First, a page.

Song number 8: Vera Lynn – We’ll Meet Again.

Can’t forget the classics. Very well known for it’s use in “Doctor Strangelove”, this song by English singer Vera Lynn is one of the most well known songs of the 20th century (and probably of all time). Taking a very optimistic approach, this song warmed the hearts of many during some tough times during the last century. And who wouldn’t get happy after listening to this song. It’s one of those that I can’t help but smile at when I hear it… and I’d assume that you readers might be the same.

Song number 9: Pink – Fuckin’ Perfect.

I’ve kept my swearing under control pretty well so far during this post. So I’m jsut gonna take this opportunity to say fucking-fuckity-fuck. Now, “Fuckin’ Perfect” is one of my favorite songs. I’m a fan of Pink in general, she’s one of my favorite artists of all time, and this song might be her best. The song is about a woman who goes through a tough and kind of horrible life, only to come out on the other side a much stronger person. It is inspiring, and it features some gorgeous vocals from Pink, and some of the best instrumentals on any of her songs. And to any potential prudes out there… there is a version of the song with no F-bombs in it, but I don’t think it’s as powerful as this version. This song is fucking perfect.

Song number 10: Amy Winehouse – Back to Black.

A song about sadness and going back to one’s old ways, from a musician who was taken from us way too soon? Oh my. That’s right, the tenth song on this list is Amy Winehouse’s (R.I.P) “Back to Black”. A haunting yet still catchy tune with some great lyrics, Winehouse’s stunning voice, and one of the catchiest piano hooks I’ve ever heard. This song is tragic, especially when you look at what happened to Winehouse later in her career. An amazing song from an amazing artist.

Song number 11: Adele – Skyfall.

Could any list of great female artists really be complete without Adele? And it’s another “Bond” theme? It was between this and “Rolling in the Deep” for me. But I went with this because I’m a sucker for these kinds of ballads. I haven’t seen “Skyfall” yet, but this song is one of the main reasons why I actually might check it out soon.

Song number 12: Annie Lennox – Into the West.

Another movie song? Yes, but that’s just how it goes sometimes. And Annie Lennox is amazing, so shut up. Also, “Lord of the Rings”. This is the song used at the end of “Return of the King”, the culmination of that trilogy of films. The epic finale to the masterful trilogy. It’s my favorite of the series. And this song is a fitting end theme for it all. Emotional, sweeping, beautiful… it’s simply amazing. Lennox’s vocals here fucking amazing. Yes, “Sweet Dreams” is also great, but this is a better showcase of Lennox, in my opinion. I almost get teary-eyed when I listen to this song.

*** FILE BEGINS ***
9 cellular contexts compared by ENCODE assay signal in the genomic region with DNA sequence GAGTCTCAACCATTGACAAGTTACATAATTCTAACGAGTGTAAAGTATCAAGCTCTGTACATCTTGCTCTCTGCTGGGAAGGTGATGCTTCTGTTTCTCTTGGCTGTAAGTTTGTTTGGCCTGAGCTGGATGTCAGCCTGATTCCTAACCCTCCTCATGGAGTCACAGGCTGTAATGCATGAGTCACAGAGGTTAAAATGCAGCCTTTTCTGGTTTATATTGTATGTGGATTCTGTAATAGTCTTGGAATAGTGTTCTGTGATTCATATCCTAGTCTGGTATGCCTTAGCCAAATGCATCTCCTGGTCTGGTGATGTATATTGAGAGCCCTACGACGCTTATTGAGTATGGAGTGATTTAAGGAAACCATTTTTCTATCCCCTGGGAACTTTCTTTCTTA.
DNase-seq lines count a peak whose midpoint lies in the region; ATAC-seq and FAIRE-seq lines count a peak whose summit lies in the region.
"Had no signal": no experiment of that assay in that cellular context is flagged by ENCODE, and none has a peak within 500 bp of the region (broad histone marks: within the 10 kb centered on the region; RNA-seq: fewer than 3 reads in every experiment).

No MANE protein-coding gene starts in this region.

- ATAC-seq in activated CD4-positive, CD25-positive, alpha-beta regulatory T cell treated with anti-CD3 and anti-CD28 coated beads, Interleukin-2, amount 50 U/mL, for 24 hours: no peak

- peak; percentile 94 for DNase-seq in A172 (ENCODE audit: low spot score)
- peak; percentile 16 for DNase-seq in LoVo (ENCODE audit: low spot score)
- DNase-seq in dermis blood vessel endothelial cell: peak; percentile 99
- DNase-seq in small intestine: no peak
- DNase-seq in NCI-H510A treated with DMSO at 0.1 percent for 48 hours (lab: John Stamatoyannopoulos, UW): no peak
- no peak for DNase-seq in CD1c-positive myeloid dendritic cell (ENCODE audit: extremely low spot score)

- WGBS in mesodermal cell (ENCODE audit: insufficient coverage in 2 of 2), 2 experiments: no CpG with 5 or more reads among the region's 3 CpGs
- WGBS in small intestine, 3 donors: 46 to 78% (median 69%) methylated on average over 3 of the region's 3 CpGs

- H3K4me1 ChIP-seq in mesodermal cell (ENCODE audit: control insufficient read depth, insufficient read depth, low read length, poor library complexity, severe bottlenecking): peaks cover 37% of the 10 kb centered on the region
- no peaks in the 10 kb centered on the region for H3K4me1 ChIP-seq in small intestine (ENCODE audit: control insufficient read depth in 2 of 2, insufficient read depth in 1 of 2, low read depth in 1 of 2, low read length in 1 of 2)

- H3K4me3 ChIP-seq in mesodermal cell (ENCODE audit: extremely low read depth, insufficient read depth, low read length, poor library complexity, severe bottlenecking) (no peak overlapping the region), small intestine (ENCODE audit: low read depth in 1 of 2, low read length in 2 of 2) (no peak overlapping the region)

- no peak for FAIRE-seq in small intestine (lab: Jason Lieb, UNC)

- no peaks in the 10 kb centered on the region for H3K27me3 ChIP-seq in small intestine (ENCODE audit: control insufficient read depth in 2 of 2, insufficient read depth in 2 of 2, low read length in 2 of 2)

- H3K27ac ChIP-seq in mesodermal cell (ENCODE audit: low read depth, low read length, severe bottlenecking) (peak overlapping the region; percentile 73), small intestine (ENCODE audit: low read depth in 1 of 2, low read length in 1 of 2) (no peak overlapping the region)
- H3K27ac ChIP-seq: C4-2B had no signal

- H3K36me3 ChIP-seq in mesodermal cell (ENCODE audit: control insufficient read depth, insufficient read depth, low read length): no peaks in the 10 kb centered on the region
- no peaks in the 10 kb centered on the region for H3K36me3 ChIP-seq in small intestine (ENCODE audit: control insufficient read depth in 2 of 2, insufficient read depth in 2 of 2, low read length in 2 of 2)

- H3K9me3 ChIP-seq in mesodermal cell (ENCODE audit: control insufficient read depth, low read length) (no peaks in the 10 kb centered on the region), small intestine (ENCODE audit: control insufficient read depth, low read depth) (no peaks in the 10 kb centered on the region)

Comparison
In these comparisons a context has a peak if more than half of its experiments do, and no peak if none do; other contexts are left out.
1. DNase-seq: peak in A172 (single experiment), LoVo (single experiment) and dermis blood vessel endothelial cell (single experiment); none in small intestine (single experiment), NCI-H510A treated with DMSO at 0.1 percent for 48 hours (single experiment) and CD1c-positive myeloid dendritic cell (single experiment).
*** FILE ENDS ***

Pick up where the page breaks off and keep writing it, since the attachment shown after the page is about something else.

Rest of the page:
And that’s the end of my list. Of course there are many many many more awesome female artists out there, but I don’t have the time to make a list featuring a million songs here. So if you have any further suggestions, leave them in the comments. Some of your favorite female artists/bands/songs, leave them in the comments.
Have a good one.

Movie Review: Carlito’s Way (1993)

Today’s lesson (which is a repeat of an older lesson): Crime. Don’t commit crimes. Committing crimes is bad. This has been your lesson/PSA for the day.

Ladies and gentlemen… “Carlito’s Way”.

After serving five years in prison, Carlito Brigante (Al Pacino) is attempting to sort of reboot his life, escape his old criminal ways and become a good citizen. But that is quite hard when he feels pressure from various people around him. So now we have our crime-drama. And I was quite engrossed by the plot here. On one hand, it subverted my expectations. When it started out, I thought it would go one way, but then it took some turns that I really didn’t expect. And it’s overall a tense and dramatic plot that I found myself quite invested in throughout the entire runtime. It’s more of a character-driven drama rather than a typical gangster-story (though there are elements of that too at times), and I found it to be a damn fine plot.

The characters in this are quite interesting. Sure, a decent amount of them don’t get the most amount of depth, but I found them all working well enough within the movie. Al Pacino plays Carlito Brigante, the man in the title who has some trouble leading a legitimate life. At first he just seems like a smug and charismatic gangster who might go back to his old ways ASAP, but those layers quickly get peeled back and we see that he really means to go legit, to be a good man. And he gets some interesting development throughout. And Pacino is great in the role. Then we have Sean Penn as David, Carlito’s sleazy lawyer. And when I say sleazy I mean that he’s a somewhat dorky, coked out, jerk. And it’s interesting to see him and his interactions with Carlito. And Penn is really good in the role. Then we have Penelope Ann Miller as Gail, an old flame of Carlito, and his love interest for the movie. She’s a highly driven dancer who is a bit split when it comes to Carlito. She is also an important part of Carlito’s arc. And Miller is really good in the role. We also get some really solid supporting turns from people like James Rebhorn, Luis Guzmán, John Leguizamo, Viggo Mortensen, John Ortiz, and more. ’tis a well acted movie.